Vincent Salles, an official at the CGT-Air France union, told France Info radio on Friday that unions fear Smith's mission is to implement plans that would "deteriorate working conditions and wages." Unions also have expressed concerns that he would tend to expand the company's low cost subsidiaries instead of developing Air France's main brand.
Smith is the first foreign CEO in the company's history, which has also sparked criticism from unions. Nine unions objected to the appointment of a foreigner in the name of "the defense of our national airline's interests," in a joint statement.
Union representatives are gathering on Aug. 27 to discuss potential strike actions. The Dutch pilots' union said Friday that its KLM members are preparing to take industrial action after talks with the carrier about a new collective labor agreement broke down.
The union said its members "will take action ... to change the mind of the KLM." Pilots and KLM have been discussing ways of reducing work pressure as part of negotiations leading to a new labor agreement but the pilots say the airline is not doing enough.
KLM said in a statement it made an improved proposal in talks on Thursday and expressed "disbelief and disappointment" at the union's rejection of its offer. The union said it did not fully address pilots' concerns.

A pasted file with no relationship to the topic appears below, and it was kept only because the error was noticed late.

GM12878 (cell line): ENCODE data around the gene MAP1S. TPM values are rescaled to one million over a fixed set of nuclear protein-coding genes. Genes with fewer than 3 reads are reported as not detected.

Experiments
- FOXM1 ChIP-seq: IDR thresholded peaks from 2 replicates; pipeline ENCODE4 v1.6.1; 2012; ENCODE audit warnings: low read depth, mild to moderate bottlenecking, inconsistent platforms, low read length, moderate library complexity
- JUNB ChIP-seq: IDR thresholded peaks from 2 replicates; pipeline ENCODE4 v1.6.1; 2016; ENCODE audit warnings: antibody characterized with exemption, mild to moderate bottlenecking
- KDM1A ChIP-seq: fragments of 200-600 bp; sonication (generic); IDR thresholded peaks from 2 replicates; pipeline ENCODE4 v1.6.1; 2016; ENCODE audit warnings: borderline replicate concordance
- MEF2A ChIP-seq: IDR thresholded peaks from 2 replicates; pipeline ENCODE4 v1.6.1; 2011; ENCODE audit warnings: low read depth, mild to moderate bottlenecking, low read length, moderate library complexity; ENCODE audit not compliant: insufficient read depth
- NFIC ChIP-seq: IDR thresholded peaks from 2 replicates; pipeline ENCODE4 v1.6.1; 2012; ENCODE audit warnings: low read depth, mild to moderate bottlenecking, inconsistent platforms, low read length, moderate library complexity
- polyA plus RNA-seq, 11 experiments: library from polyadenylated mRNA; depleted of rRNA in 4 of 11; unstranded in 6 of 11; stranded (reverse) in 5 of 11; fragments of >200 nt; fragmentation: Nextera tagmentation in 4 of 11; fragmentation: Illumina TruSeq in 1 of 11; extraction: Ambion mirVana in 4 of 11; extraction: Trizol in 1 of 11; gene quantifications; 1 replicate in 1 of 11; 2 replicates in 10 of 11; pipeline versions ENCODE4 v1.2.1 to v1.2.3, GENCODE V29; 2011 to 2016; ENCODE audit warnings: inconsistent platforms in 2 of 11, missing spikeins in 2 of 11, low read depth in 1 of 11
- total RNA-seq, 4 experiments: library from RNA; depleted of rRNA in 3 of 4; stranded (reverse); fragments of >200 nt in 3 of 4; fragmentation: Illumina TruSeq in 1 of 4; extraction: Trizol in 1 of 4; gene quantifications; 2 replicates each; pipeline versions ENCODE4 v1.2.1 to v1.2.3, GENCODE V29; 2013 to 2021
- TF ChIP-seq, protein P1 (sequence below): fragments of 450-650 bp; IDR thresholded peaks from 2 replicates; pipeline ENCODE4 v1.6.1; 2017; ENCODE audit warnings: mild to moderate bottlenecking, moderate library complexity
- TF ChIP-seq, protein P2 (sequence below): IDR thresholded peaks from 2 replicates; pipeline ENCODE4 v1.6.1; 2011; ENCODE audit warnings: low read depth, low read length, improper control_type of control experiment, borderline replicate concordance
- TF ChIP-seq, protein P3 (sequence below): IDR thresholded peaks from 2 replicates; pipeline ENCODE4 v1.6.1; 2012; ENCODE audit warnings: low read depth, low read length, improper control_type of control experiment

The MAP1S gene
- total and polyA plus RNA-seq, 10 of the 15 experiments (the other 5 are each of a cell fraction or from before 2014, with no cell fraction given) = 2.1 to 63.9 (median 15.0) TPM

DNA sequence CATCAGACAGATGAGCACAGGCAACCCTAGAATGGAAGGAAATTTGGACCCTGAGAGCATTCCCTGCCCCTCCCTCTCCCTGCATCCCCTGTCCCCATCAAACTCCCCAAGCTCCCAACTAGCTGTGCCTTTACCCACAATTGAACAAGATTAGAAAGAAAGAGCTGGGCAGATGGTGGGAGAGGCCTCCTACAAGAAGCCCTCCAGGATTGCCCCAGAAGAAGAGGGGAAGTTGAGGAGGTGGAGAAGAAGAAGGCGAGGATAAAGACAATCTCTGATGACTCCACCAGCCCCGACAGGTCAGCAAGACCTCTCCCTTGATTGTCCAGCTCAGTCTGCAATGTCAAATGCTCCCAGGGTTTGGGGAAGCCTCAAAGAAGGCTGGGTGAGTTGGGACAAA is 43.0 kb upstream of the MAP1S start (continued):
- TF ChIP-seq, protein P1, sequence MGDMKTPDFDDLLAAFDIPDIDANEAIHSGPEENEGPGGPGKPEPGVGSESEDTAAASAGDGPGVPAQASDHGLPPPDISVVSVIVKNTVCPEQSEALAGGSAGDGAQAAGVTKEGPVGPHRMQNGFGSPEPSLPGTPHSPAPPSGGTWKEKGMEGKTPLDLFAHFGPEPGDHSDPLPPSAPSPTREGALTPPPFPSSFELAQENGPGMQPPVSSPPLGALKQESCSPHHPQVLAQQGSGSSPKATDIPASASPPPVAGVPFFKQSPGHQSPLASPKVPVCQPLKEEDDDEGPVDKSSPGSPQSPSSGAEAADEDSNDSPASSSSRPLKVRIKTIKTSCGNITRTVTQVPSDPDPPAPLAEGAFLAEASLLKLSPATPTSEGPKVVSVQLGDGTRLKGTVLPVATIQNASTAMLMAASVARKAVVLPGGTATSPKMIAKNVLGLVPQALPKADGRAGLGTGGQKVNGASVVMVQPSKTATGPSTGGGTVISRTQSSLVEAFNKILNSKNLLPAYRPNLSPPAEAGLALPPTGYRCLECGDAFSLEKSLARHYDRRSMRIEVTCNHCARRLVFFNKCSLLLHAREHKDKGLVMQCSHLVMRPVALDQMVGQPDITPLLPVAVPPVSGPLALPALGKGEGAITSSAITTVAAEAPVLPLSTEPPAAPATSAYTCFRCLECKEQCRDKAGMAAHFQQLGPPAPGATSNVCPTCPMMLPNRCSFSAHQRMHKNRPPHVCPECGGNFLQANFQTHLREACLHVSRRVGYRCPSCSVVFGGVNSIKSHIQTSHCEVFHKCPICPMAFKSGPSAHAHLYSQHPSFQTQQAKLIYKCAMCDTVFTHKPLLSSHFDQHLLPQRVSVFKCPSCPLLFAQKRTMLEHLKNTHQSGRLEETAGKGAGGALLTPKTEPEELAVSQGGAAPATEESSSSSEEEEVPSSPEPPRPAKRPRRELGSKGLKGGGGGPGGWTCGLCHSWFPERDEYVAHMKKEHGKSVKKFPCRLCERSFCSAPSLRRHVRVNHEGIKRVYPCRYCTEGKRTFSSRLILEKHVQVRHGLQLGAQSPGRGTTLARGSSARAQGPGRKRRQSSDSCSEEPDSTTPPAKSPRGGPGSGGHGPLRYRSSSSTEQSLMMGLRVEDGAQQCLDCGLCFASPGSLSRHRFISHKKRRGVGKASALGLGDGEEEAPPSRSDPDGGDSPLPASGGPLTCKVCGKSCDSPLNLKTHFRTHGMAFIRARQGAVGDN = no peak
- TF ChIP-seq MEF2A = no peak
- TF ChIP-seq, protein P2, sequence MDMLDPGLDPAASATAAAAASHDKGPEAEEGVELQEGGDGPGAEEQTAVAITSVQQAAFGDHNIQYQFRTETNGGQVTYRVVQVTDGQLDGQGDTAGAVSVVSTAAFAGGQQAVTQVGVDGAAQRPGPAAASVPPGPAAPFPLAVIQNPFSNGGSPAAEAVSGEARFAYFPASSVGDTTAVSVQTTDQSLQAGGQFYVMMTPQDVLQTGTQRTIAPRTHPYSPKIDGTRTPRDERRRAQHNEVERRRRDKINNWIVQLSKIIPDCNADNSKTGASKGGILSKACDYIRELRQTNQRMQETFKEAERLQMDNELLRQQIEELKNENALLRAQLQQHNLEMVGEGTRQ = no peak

The previous Air France-KLM CEO, Jean-Marc Janaillac, resigned in May after Air France employees held 13 days of strikes over pay and rejected the company's wage proposal. Unions are seeking a 6 percent pay rise. Crews and ground staff wages have been frozen since 2011.
The company estimates the strike cost it 335 million euros ($381 million) in the first half of the year. Smith said he is "well aware of the competitive challenges" the group is facing. "I am convinced that the airlines' teams have all the strengths to succeed in the global airline market," he said in an Air France-KLM statement.
French Finance Minister Bruno Le Maire said Smith's arrival was an "opportunity" for Air France-KLM and expressed his confidence in the new CEO's ability to "re-establish social dialogue." The French state holds a 14.3 percent stake in the company.
Associated Press writer Mike Corder in The Hague, Netherlands, contributed.